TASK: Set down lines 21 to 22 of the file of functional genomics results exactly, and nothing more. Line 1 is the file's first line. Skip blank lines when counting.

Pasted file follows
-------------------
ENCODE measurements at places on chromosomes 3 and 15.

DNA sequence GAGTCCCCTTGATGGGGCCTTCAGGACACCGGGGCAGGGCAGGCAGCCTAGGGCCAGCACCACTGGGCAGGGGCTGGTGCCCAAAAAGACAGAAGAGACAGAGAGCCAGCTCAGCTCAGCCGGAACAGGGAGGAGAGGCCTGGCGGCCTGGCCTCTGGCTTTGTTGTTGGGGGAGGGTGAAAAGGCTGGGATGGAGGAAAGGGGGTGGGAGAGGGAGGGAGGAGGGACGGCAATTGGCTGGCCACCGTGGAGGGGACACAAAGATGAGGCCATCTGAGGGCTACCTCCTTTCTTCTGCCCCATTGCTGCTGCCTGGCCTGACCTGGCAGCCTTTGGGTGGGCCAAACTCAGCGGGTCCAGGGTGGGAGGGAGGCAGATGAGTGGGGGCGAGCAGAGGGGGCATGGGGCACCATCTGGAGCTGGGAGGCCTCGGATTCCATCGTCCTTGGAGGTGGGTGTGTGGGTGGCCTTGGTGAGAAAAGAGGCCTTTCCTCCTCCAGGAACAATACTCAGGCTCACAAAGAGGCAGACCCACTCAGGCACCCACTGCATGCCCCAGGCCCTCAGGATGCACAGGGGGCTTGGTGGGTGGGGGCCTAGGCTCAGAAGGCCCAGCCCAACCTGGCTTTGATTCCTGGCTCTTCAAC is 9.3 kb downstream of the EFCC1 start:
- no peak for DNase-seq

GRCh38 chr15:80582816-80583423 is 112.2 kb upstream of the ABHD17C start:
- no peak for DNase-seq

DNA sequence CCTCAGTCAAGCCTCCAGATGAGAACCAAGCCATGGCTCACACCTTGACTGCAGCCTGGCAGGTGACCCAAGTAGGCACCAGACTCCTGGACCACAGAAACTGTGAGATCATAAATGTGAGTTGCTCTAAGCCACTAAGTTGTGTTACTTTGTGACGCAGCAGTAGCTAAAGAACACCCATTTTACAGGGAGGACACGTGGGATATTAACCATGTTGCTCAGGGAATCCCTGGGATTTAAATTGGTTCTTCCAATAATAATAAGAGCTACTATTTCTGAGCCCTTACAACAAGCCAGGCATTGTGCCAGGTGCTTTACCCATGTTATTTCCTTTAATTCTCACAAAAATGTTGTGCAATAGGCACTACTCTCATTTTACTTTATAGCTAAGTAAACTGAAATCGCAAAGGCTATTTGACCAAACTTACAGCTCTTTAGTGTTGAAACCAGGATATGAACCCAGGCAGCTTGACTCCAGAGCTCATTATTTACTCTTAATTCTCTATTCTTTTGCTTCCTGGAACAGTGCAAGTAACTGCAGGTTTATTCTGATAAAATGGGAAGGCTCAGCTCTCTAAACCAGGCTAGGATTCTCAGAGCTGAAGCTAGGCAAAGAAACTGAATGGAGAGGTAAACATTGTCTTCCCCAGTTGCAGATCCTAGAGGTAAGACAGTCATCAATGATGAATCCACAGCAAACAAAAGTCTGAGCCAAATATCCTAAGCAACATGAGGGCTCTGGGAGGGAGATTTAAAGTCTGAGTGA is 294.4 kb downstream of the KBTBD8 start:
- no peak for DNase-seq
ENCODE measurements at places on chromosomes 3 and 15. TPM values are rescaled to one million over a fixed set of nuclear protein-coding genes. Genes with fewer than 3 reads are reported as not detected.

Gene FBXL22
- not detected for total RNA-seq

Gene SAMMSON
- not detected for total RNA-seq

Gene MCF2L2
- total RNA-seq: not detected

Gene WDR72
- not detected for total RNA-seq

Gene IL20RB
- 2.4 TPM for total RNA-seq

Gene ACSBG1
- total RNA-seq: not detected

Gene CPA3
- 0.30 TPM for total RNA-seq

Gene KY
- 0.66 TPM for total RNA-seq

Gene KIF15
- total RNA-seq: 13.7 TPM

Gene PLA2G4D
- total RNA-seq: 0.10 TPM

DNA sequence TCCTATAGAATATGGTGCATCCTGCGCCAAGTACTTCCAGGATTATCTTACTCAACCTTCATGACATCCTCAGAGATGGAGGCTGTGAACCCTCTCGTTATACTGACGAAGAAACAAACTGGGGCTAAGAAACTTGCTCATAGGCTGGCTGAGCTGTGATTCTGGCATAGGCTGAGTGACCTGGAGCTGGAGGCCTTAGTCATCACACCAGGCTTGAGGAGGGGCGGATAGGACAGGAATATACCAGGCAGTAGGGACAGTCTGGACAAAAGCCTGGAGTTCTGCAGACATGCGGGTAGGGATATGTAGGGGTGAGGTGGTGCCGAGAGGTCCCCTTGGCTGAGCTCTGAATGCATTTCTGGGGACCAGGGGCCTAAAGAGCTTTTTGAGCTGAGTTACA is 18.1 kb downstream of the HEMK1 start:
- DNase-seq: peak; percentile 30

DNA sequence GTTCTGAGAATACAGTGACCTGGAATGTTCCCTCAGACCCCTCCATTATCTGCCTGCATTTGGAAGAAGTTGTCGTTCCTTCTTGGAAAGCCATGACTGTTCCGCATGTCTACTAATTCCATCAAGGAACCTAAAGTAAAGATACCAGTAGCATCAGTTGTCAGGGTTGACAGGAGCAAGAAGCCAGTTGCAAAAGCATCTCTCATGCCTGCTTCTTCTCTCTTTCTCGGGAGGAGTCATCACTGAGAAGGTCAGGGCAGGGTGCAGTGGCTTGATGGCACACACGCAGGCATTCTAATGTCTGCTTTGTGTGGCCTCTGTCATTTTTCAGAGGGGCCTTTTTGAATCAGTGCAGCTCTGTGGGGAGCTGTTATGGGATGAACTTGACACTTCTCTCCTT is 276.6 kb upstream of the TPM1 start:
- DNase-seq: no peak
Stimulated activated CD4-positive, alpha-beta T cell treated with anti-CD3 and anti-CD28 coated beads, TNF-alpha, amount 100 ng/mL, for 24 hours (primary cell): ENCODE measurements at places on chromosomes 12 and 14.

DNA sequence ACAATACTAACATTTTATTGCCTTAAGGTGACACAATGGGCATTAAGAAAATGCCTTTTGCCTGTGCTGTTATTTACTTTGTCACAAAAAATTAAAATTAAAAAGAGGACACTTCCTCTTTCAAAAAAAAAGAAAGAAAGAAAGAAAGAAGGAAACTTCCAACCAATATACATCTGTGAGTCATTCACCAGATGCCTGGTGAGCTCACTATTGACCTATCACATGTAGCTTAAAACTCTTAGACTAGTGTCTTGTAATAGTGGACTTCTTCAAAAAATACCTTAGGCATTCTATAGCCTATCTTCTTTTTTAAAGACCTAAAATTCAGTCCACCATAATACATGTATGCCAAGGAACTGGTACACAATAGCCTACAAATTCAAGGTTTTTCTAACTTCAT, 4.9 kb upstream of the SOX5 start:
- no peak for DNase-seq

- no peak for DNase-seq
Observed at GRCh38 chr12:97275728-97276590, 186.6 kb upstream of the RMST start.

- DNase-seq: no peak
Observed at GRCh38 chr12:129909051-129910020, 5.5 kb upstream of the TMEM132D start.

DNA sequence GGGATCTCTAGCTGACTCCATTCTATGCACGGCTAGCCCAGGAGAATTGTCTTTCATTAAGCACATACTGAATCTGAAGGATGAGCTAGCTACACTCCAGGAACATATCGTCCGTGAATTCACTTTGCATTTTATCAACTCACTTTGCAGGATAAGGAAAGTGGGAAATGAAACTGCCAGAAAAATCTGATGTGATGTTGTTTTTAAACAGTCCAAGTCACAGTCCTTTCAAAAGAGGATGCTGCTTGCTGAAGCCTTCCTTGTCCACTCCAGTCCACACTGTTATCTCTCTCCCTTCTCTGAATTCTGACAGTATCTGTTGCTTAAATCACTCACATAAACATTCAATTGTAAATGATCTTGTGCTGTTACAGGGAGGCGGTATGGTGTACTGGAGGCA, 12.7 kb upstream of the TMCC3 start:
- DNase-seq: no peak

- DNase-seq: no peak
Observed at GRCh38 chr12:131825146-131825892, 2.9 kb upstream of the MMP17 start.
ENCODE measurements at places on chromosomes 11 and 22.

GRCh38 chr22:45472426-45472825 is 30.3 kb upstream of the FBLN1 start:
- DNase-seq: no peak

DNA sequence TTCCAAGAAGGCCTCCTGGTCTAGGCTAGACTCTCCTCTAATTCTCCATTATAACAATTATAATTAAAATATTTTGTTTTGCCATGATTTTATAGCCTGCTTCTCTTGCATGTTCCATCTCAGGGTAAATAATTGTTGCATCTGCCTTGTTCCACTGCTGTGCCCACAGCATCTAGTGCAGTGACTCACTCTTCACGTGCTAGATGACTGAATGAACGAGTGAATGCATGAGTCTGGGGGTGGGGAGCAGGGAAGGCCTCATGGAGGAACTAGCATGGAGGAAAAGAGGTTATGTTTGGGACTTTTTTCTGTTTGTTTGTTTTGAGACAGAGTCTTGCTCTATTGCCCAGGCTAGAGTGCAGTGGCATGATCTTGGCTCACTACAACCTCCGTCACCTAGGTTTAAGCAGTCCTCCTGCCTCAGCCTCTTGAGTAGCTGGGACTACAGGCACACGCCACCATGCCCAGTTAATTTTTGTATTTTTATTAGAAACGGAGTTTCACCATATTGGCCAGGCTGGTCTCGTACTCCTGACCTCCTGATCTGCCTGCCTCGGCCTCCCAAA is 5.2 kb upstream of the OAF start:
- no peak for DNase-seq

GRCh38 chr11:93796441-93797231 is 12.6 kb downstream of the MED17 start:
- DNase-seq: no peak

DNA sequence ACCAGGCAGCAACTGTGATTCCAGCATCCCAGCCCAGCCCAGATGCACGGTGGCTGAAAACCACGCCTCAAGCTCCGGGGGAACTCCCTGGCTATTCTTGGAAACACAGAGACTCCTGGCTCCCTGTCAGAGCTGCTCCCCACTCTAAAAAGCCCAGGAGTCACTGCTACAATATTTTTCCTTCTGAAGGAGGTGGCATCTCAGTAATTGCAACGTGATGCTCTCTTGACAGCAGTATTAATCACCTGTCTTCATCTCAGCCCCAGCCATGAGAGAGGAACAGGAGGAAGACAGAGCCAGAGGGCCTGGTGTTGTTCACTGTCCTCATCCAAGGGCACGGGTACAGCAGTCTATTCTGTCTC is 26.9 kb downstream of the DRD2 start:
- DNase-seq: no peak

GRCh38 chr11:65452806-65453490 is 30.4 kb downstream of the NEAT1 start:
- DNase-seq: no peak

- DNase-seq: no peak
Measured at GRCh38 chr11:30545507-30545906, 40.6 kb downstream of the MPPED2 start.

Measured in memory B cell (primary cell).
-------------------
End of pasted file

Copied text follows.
Gene CPA3
- 0.30 TPM for total RNA-seq